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I just have to wonder if had Rob released a minimum viable product - without the polish and all the types of interactions and months of hard work and submitted it to the App Store - would it have been rejected sooner.

With our apps, even though they are fairly standard, we know the biggest risk is rejection by Apple. We hedge that risk somewhat by submitting a MVP (setting the release date in the future so it won't go live accidentally if approved).

Barring the possibility of Apple ever laying down clear, comprehensive, stable and reliable guidelines for avoiding rejection (with many real, anonymized examples), it sounds like the MVP approach is the best way to go.

Rob's case is special, though, because his app was never actually rejected. I suppose if he'd been willing to submit a MVP and wait the same amount of time in limbo before putting any more effort into it, he could have saved himself all that hard work. But the aggravation of not getting an answer would have still sucked.

The quiet issue that most people don't hear about are not initial submissions, but updates that get stuck in the same review limbo for months and months. My app has been on the store for nearly two years, had many incremental updates, and my iPad compatibility update (not even a new app) has now been in review for 3 months. It's really hard to explain to your existing userbase why you cannot get an update released. Many of them aren't even aware that Apple can be the bottleneck for such a long time.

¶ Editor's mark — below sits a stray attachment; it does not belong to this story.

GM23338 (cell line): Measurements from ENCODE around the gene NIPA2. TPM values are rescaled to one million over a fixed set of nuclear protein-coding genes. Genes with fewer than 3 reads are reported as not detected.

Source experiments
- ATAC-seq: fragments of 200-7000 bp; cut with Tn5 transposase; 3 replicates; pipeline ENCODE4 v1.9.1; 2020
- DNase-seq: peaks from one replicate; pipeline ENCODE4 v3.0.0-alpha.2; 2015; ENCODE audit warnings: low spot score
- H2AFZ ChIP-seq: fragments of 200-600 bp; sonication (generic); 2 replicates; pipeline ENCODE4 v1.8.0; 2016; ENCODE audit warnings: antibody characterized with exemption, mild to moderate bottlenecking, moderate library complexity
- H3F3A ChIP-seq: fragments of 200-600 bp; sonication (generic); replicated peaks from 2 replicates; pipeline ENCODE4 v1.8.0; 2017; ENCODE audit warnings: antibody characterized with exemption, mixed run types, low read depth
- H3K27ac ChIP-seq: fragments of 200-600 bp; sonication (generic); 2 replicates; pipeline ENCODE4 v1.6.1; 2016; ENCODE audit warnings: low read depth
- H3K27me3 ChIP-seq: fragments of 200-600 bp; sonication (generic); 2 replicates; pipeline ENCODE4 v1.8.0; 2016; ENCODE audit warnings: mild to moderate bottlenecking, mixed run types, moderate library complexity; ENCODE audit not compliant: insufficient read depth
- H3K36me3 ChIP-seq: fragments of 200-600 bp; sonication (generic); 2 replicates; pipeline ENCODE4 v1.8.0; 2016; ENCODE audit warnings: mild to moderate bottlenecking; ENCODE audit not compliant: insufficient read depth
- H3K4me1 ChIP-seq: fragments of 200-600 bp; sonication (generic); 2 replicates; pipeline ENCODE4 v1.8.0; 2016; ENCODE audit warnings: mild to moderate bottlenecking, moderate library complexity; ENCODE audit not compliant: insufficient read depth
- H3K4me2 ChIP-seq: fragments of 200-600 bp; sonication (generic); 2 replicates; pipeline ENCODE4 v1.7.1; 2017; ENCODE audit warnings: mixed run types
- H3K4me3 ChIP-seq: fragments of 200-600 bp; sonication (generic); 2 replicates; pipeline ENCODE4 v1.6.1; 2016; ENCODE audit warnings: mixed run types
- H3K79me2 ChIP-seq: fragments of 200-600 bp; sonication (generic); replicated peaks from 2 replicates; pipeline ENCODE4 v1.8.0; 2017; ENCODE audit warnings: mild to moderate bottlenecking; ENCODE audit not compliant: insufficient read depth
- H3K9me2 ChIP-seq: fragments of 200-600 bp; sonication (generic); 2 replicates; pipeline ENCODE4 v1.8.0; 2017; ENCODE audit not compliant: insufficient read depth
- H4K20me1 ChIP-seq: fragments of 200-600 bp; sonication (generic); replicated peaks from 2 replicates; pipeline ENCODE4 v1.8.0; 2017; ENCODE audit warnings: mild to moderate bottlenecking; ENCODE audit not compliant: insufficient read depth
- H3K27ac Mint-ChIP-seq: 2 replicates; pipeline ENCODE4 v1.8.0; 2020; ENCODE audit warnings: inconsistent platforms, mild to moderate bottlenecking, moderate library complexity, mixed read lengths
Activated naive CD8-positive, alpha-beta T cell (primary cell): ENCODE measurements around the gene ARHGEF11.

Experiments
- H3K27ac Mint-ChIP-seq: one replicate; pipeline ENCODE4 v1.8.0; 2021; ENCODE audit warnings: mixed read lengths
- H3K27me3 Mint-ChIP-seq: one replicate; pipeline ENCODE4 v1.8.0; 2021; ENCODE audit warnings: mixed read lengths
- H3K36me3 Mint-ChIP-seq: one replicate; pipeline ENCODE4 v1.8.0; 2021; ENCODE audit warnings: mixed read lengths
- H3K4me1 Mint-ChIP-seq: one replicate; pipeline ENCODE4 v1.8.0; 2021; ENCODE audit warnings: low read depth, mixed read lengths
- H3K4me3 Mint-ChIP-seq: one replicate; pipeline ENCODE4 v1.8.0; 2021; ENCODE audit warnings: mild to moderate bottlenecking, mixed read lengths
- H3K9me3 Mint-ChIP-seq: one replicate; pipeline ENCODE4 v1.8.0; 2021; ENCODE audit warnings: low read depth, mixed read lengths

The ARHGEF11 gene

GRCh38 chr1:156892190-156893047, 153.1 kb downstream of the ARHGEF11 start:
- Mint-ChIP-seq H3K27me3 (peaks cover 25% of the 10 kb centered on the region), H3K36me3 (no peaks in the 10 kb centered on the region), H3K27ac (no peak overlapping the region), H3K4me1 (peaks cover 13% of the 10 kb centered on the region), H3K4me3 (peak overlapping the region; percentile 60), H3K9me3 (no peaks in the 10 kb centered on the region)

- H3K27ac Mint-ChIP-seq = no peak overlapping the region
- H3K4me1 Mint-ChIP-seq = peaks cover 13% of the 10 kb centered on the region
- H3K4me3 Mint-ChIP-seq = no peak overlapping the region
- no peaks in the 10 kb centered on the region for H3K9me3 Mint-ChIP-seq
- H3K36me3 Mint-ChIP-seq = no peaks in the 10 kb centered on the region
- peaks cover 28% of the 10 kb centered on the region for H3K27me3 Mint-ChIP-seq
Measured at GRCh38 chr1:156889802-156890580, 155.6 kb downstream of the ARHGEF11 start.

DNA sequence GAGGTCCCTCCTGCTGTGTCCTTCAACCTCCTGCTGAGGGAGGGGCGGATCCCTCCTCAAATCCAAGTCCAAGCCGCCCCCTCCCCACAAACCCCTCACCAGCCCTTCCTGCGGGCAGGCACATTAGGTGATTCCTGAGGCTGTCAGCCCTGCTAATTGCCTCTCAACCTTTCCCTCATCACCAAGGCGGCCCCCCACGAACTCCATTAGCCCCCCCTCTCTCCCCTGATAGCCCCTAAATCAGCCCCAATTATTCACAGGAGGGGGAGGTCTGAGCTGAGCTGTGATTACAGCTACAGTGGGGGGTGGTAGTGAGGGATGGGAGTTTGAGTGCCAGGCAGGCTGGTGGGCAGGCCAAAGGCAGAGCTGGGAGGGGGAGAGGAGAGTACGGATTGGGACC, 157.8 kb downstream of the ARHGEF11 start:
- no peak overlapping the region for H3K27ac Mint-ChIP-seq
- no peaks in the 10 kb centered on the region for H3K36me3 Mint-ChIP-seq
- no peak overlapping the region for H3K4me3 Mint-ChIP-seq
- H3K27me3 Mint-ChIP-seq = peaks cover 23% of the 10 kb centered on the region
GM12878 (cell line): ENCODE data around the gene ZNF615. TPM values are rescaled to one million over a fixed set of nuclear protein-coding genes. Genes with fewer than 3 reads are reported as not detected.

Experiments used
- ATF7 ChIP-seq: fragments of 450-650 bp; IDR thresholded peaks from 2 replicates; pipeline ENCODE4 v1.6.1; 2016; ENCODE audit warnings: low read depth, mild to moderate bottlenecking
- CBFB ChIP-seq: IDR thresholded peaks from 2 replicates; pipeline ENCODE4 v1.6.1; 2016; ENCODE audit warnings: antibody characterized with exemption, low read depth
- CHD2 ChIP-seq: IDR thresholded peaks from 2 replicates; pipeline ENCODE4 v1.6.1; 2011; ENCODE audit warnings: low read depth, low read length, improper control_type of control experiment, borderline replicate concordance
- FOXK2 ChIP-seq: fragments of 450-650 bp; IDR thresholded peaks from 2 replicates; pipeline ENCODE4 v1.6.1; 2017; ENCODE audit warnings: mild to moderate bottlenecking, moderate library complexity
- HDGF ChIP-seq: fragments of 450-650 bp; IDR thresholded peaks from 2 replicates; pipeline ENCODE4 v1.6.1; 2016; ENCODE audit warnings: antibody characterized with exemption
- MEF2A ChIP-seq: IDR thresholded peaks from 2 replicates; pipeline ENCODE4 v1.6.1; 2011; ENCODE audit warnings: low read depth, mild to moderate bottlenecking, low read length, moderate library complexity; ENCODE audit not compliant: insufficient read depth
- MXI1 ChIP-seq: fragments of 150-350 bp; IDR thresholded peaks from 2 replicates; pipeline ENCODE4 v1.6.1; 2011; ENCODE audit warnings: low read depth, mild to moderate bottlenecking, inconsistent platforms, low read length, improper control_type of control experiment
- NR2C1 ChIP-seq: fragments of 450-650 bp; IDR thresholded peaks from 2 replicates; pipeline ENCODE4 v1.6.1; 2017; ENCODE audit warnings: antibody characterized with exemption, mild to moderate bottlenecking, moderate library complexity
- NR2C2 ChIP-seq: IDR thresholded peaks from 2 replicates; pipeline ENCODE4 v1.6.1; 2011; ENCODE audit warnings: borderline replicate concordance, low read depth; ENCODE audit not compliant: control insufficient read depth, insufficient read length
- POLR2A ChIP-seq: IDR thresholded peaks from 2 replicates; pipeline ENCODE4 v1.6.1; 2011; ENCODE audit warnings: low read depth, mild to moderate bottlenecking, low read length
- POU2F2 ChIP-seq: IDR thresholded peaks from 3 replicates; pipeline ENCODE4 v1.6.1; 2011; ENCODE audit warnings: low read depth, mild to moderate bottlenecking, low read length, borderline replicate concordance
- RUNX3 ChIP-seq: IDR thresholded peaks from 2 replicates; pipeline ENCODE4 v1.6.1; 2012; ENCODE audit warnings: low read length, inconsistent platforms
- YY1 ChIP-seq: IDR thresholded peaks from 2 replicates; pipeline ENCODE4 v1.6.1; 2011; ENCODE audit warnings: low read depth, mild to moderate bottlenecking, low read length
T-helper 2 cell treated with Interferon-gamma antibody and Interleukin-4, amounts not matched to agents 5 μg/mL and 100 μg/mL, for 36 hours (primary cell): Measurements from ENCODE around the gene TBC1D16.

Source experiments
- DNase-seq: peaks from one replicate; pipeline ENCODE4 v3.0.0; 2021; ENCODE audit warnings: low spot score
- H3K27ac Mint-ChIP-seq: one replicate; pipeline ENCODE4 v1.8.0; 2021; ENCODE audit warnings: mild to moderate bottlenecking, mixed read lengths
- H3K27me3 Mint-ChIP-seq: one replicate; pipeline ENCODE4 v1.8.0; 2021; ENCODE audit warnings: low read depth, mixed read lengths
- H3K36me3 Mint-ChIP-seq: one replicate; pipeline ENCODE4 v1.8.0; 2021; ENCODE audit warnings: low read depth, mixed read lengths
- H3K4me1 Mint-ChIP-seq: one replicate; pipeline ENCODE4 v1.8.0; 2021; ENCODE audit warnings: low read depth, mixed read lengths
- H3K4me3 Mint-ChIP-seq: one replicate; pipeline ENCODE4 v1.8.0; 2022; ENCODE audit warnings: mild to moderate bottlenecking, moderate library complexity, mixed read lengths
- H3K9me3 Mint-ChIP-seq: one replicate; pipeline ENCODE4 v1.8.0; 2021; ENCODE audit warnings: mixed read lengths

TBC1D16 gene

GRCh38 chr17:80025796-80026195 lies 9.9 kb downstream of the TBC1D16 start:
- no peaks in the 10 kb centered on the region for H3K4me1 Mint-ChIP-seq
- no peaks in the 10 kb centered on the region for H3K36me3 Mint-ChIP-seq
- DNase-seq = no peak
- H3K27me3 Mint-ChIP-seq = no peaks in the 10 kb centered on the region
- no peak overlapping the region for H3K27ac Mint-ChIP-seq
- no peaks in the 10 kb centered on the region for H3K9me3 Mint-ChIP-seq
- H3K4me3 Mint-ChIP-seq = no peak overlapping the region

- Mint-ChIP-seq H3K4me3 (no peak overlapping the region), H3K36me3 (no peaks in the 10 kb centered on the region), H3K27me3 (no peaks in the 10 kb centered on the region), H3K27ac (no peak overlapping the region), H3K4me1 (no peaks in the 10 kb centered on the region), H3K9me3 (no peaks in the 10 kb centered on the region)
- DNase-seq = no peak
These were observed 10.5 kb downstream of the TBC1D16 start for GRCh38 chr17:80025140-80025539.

That's true. There really isn't a good way to communicate with your userbase. You're basically limited to updating the app description and hoping your existing users bother to click the "More" link to read it (assuming you didn't put the update at the top, because that's prime real estate for attracting new customers).

It really astounds me hearing about how long new apps and updates can get stuck in limbo, with no feedback from Apple or path to action. So far I've managed to avoid any nightmare scenarios, but every new anecdote I read makes me increasingly anxious that one day, that time will come.

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